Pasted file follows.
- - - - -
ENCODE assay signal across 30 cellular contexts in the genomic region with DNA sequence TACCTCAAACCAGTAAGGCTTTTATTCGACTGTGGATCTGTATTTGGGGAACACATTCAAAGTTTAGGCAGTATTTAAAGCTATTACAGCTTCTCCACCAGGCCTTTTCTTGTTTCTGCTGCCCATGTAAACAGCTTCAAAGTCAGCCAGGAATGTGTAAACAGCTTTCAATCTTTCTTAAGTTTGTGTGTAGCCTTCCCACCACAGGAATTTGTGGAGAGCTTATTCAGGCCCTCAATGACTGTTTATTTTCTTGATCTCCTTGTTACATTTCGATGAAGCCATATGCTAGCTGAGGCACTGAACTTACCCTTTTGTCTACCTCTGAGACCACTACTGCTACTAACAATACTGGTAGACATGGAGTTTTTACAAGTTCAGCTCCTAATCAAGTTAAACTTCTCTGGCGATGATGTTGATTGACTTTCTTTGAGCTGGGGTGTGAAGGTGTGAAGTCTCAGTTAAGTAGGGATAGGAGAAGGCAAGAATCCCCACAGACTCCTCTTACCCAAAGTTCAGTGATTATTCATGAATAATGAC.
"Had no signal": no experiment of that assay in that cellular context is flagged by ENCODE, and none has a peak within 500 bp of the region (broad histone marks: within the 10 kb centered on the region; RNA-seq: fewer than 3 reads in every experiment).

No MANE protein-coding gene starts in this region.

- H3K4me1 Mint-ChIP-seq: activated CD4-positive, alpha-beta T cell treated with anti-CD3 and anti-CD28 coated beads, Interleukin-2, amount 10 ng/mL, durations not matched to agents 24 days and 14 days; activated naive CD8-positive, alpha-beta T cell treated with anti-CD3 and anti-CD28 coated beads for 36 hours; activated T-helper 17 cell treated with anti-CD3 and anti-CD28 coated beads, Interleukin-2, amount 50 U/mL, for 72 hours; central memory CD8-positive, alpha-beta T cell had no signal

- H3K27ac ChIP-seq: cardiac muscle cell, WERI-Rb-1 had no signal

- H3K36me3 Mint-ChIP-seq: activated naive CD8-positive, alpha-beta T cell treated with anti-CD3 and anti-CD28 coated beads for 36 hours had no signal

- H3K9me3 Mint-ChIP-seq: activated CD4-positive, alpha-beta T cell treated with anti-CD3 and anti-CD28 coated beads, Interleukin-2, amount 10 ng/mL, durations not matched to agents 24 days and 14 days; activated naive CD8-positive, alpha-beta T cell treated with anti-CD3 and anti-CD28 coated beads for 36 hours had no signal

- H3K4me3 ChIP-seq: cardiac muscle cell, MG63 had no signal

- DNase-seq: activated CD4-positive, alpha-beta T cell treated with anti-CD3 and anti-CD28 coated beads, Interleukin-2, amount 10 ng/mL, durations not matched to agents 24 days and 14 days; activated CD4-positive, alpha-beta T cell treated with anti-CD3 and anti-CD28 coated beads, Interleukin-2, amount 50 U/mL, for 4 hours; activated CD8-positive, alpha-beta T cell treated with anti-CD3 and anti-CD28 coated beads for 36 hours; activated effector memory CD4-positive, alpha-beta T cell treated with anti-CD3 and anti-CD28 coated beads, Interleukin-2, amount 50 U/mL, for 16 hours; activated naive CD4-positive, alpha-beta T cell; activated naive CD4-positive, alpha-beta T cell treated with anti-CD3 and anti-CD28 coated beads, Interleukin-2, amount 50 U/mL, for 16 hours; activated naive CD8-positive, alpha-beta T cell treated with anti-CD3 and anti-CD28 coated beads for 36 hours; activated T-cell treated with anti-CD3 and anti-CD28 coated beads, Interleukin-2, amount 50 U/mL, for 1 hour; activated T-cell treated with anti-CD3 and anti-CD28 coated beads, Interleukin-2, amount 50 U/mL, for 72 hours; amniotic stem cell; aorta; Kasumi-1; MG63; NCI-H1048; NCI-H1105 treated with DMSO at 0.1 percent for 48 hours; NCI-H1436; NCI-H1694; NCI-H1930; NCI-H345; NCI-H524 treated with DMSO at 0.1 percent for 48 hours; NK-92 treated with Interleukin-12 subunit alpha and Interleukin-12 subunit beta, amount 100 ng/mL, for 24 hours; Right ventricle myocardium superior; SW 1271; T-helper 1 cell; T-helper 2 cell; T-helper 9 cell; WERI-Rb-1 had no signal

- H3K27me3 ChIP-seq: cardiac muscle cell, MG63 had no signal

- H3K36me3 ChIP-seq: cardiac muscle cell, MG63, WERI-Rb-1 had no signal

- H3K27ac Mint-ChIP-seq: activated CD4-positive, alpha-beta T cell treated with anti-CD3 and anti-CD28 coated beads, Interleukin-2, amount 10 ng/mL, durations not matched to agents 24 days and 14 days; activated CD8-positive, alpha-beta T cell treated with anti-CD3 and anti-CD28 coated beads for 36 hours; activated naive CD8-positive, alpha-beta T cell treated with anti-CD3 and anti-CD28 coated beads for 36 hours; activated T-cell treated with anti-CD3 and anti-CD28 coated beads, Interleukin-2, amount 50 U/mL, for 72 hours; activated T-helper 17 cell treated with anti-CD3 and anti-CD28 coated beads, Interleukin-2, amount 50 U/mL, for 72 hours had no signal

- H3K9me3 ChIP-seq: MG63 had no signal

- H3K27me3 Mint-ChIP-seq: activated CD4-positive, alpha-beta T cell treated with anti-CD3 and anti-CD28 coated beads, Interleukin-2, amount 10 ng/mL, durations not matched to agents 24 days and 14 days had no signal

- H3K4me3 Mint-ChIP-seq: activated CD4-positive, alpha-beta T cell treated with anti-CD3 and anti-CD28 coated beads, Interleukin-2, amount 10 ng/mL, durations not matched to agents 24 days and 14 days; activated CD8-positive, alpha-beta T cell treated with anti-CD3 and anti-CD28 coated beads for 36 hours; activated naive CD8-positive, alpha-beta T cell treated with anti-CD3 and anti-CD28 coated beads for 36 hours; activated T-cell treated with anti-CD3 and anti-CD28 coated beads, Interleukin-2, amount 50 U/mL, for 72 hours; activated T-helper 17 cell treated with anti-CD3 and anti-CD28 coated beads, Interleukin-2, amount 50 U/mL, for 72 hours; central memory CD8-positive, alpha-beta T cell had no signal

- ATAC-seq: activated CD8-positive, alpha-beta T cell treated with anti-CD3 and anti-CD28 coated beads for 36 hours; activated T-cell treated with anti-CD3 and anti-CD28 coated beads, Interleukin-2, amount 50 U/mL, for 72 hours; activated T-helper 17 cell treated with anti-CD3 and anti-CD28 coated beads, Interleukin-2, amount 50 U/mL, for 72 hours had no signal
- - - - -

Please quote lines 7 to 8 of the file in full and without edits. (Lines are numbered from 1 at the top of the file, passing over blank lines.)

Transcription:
- H3K9me3 Mint-ChIP-seq: activated CD4-positive, alpha-beta T cell treated with anti-CD3 and anti-CD28 coated beads, Interleukin-2, amount 10 ng/mL, durations not matched to agents 24 days and 14 days; activated naive CD8-positive, alpha-beta T cell treated with anti-CD3 and anti-CD28 coated beads for 36 hours had no signal

- H3K4me3 ChIP-seq: cardiac muscle cell, MG63 had no signal